When we lived here, we kept our boat on a rented mooring, which we gave up when we set off cruising. Now, like the other cruising boats visiting this international harbor, we headed over to anchor in the only area clear of moorings, off the Ida Lewis Yacht Club. There were boats around us hailing from all over the world – fellow cruisers, fellow travelers, people moving through. We were one of them, and then again, we weren’t. The feelings of confusion set in again. We found we couldn’t let ourselves anchor immediately. Instead we motored leisurely around the harbor, a personal victory lap.

We called my family on our cell phone, and the excitement in their voices made me cry. My dad said he’d jump in his truck and be right down to the harbor, and we told him where we were anchored. My brother said he’d be right down too. We called a few friends. The whirl began.

Bernadette's brother owns an Irish pub on Long Wharf, near the Newport Yacht Club, named Celtica, the site of many homecoming gatherings of our family and friends.
It’s been two weeks now, and one of the things I’ve noticed since we’ve returned home has been the absence of silence. There is always something to distract us now – phone calls, visits, people, options. Our “to do” lists have radically changed. Instead of tasks completely related to our boat, and our live-aboard lifestyle, our lists include the chores of land life: “Buy shoes. Buy a car. Buy a laptop…” Our heads are spinning.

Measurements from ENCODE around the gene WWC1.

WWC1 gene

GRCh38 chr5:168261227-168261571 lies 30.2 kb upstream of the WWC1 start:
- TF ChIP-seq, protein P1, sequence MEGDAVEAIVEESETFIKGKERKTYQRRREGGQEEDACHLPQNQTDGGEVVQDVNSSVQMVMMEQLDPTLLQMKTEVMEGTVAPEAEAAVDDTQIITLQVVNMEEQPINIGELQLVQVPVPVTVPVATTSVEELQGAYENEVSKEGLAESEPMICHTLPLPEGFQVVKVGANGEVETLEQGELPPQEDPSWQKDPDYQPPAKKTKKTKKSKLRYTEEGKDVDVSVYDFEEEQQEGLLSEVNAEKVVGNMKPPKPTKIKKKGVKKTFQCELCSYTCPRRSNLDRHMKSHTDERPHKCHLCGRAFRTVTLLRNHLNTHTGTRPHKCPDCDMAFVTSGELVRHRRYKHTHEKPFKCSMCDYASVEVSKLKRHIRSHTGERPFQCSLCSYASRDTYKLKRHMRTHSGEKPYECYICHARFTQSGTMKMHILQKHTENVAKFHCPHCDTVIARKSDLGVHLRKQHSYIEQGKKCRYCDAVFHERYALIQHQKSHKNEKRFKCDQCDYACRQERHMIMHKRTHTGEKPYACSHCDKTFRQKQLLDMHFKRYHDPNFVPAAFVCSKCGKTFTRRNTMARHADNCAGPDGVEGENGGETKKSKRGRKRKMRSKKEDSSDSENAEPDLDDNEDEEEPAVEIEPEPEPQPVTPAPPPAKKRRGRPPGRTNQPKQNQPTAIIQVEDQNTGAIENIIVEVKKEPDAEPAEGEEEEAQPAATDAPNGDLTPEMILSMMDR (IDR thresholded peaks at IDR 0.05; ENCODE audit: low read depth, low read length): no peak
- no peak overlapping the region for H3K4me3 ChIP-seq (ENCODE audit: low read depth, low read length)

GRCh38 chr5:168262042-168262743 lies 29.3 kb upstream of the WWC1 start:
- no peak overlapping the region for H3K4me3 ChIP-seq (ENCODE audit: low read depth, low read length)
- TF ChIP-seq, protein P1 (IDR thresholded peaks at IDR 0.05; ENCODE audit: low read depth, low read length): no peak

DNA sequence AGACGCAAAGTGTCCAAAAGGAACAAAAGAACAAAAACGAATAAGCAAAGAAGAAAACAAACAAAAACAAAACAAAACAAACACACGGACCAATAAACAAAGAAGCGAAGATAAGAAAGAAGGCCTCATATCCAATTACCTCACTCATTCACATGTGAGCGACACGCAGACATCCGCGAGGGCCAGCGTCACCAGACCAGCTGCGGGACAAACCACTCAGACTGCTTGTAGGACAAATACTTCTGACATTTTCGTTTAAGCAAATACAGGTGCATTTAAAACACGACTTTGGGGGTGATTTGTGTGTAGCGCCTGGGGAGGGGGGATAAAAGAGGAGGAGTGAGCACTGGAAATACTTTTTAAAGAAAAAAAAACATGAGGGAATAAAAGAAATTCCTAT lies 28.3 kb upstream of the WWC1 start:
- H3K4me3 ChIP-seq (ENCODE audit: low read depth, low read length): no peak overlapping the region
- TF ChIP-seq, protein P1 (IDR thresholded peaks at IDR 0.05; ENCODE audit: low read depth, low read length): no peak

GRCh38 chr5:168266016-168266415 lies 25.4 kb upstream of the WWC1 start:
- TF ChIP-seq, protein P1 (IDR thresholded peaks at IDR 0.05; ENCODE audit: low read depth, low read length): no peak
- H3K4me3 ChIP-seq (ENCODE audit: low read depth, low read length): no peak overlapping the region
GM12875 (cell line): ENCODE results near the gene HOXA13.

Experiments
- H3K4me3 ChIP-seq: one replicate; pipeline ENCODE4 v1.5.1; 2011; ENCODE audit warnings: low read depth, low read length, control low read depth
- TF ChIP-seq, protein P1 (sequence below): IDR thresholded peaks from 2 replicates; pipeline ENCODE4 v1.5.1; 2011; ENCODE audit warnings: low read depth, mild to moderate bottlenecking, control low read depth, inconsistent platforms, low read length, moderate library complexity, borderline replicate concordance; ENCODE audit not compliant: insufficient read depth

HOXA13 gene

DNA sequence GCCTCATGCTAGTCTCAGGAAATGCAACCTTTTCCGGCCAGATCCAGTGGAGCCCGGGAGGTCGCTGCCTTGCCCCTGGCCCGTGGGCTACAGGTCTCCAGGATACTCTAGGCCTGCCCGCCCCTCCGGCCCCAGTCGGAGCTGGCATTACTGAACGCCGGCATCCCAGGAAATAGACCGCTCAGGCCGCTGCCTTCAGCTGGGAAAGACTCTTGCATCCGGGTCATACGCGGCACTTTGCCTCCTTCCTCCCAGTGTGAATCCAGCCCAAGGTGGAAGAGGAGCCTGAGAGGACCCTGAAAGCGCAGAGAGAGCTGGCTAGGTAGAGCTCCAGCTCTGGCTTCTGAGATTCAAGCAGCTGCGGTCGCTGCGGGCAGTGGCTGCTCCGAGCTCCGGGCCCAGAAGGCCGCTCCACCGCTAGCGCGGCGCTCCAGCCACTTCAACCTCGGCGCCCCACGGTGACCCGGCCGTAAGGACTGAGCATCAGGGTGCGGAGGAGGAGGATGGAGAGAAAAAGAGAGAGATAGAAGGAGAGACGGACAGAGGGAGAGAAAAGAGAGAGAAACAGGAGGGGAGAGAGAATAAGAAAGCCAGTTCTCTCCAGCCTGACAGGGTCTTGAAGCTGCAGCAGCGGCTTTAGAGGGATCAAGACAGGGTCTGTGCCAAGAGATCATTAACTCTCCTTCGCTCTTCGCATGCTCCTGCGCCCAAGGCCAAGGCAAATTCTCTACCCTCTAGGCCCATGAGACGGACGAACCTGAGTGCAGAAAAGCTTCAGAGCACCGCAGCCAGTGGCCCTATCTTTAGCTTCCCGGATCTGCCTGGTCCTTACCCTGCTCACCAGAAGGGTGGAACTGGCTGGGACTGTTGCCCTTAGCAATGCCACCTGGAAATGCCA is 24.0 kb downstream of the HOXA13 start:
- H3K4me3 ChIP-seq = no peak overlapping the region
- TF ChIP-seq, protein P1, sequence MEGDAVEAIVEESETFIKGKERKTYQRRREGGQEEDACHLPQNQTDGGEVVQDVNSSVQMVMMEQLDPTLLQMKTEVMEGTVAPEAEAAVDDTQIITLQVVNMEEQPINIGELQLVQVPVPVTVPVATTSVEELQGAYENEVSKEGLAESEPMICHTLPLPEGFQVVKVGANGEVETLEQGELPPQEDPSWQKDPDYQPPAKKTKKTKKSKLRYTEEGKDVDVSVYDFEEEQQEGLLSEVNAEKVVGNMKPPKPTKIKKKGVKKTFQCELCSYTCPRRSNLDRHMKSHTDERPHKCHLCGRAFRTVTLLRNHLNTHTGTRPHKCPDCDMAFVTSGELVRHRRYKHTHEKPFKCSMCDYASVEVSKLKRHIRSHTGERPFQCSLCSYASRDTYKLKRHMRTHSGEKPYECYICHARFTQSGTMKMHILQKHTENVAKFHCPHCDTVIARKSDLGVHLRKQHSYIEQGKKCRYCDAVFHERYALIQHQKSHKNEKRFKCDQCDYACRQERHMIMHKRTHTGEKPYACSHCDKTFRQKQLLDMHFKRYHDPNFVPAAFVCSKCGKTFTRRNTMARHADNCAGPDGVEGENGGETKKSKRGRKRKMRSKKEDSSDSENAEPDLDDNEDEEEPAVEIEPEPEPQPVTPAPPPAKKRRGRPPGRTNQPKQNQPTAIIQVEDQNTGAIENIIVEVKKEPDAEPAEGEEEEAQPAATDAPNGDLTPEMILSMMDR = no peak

Douglas and I have a house in Portsmouth, which is a few miles north of Newport but located on the same Aquidneck island. The house has been rented while we were away. The tenant just moved out. After being home a couple of days, we head over to the house and start cleaning, and painting, and making new kinds of lists. “Buy a bed. Buy a couch…”

"Bonniecrest" glistens in the sunset
We start moving things off Ithaka and into the house. Load by load, day after day, the boat begins to rise up on her lines as the garage fills with boxes. She’s feeling emptier, like her traveling days with us are done, and this feels so sad to me. Douglas and I start to talk about what we need to do to her to get her ready to be put up for sale. It feels strange to talk about this while we’re onboard, like she’s got a life too, and she hears us talk of abandoning her. For me, I know it sounds crazy, but it’s easier to talk about selling the boat when we’re in the house. Everything is happening so fast. “Buy car insurance. Buy shelf-lining paper. Buy a lawn mower.”

When people ask us about our cruising experiences, invariably some inquire if we’ve weathered any big storms. Normally, we say no, not really. When we say this, they seem disappointed. So, we’ve come up with a couple of stories we can tell, of squalls, or storms, or whatever. It’s not how we really remember cruising. But when we drum up a story or two, there’s a sense of satisfaction from those friends, and I wonder if their seeking these stories is a way they can confirm to themselves that they would never want to do something such as go cruising.

Bernadette and her brother Mark
People keep asking us what we’re going to do next. We notice, after a week or so of this, that we’re both coming up with a set of answers that are succinct and as complete-sounding as possible. We find it’s best to give cheery answers that make it sound like we have it all sorted out. That way, we won’t get into our confusions and fears about re-integrating into land life.